Why is Saudi Arabia’s king spending a month in Asia?

Saudi Arabia’s King Salman bin Abdul Aziz began a month-long trip to Asia last week that has taken him to Malaysia and Indonesia,

with stops in Japan, China and the Maldives to follow.


Coming after high-level visits between Gulf Cooperation Council (GCC) states and Chinese government officials,

the king’s trip is a further indication of the deepening of relations between Arab Gulf monarchies and East Asia.

While trade is an important focus for the Saudi delegation, Asia’s growing role in Gulf security is going to be a major feature of the trip.

China and Saudi Arabia’s new military cooperation

The China-Saudi security relationship was emphasized during a visit to China by Deputy Crown Prince Mohamed bin Salman in August, when Chinese Defense Minister Chang Wanquan said,

“China is willing to push military relations with Saudi Arabia to a new level.”

This took shape two months later, with the 15-day joint military exercise in Chengdu, where Saudi Special Forces and their Chinese counterparts trained together in anti-terrorism drills, hostage situations, extreme weather and relationship building at the nonelite level.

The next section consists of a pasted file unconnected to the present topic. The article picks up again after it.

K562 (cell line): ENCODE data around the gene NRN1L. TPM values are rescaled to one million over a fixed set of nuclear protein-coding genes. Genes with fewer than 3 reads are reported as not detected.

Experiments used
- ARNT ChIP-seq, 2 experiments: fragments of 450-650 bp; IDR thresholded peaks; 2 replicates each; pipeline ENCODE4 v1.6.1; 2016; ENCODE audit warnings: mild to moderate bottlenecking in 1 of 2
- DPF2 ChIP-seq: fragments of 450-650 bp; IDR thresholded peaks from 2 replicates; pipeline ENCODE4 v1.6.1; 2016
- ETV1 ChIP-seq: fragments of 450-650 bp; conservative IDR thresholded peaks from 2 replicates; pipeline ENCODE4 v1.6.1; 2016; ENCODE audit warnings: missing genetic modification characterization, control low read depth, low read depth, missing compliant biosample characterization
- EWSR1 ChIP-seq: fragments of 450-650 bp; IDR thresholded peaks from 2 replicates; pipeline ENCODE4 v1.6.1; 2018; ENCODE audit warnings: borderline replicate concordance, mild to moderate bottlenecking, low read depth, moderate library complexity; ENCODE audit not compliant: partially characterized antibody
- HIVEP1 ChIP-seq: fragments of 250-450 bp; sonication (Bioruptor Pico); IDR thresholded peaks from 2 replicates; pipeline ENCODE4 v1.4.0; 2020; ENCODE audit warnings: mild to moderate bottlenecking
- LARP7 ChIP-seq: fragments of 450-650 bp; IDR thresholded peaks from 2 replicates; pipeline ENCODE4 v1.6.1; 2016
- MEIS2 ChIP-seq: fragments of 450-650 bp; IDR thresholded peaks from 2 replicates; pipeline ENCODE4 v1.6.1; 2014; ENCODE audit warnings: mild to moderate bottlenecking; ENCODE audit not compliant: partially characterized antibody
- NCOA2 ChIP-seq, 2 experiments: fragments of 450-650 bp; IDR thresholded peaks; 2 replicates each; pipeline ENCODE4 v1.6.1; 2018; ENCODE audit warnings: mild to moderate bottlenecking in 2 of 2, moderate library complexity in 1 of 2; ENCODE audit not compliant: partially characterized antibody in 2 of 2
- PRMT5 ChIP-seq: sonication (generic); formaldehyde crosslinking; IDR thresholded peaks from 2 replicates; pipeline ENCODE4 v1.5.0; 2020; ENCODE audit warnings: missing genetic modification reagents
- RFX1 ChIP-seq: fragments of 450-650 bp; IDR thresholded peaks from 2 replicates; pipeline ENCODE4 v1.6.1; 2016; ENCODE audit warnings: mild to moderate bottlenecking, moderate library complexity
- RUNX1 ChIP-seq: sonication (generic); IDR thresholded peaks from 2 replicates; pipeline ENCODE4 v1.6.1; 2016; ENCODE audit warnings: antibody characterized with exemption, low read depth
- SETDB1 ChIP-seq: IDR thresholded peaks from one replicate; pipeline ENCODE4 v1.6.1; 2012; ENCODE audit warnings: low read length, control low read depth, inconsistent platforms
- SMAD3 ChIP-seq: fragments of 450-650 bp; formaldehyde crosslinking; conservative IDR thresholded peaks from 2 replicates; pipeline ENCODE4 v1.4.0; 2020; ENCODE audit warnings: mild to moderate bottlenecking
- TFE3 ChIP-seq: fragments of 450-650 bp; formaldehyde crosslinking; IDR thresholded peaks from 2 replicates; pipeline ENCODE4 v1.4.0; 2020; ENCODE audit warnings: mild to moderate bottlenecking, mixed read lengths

Although this was the first time that Chinese forces cooperated in military exercises with an Arab state, Chinese military officials have been developing deeper relationships with GCC officers in recent years.

The Chinese navy has been using ports in Oman, Saudi Arabia and the UAE for rest and replenishment stops for its ongoing Chinese Naval Escort Taskforce mission in the Gulf of Aden and along Africa’s east coast.

These stops provide opportunities for Chinese officers to call on their hosts, visit Gulf facilities, and participate in cultural and sports exchanges. They also underscore that China views the Gulf as an operational zone of strategic importance.

Growing economic ties between the GCC and Asia

As the world’s largest importer of oil, China considers trade the cornerstone of its relations with the GCC, with bilateral trade increasing from just under $10 billion in 2000 to $158 billion by 2014. A China-GCC free trade agreement is expected soon, and the commercial side of the relationship will only grow stronger, making Gulf security an ongoing economic imperative for China.

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